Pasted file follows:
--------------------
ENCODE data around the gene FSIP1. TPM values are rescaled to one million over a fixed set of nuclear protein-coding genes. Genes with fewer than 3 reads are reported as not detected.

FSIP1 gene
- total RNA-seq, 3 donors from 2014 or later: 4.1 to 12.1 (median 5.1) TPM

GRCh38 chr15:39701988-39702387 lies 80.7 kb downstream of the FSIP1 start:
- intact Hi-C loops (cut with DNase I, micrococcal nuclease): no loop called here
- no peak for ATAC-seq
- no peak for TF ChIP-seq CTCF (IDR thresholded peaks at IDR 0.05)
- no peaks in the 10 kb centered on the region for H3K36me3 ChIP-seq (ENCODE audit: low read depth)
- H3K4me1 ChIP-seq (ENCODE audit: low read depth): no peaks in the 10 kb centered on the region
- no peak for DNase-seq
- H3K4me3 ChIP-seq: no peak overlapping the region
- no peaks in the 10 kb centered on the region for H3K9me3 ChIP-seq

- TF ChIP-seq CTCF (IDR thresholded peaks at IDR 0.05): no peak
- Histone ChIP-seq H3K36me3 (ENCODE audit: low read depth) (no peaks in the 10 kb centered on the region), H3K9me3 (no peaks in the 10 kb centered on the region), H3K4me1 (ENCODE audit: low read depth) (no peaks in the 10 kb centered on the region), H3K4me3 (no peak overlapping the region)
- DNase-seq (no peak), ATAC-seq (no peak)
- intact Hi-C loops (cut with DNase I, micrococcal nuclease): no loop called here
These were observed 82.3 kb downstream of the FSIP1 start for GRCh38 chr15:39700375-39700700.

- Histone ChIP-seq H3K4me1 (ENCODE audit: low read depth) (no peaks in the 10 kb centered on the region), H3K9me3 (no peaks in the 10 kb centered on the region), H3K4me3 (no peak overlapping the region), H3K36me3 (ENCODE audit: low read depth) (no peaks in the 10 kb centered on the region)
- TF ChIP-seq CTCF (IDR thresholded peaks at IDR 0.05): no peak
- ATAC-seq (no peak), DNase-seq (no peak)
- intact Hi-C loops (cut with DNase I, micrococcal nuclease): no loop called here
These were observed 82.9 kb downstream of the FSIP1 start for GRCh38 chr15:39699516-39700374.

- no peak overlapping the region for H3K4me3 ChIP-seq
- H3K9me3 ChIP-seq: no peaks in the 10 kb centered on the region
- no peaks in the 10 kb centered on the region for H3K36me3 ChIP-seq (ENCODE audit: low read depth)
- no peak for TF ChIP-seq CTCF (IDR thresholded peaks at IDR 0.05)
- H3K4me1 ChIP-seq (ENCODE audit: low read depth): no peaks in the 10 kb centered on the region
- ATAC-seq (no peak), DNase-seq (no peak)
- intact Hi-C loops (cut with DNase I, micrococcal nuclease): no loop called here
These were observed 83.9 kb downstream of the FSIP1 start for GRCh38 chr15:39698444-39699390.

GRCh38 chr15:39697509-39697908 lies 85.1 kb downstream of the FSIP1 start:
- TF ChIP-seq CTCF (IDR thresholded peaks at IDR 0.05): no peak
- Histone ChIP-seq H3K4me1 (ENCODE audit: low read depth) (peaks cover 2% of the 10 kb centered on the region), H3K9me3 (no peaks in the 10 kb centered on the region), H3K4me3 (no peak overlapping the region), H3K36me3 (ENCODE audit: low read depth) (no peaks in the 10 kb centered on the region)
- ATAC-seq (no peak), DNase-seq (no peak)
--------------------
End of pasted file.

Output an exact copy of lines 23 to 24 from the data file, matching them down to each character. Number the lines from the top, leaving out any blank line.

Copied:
- no peak overlapping the region for H3K4me3 ChIP-seq
- H3K9me3 ChIP-seq: no peaks in the 10 kb centered on the region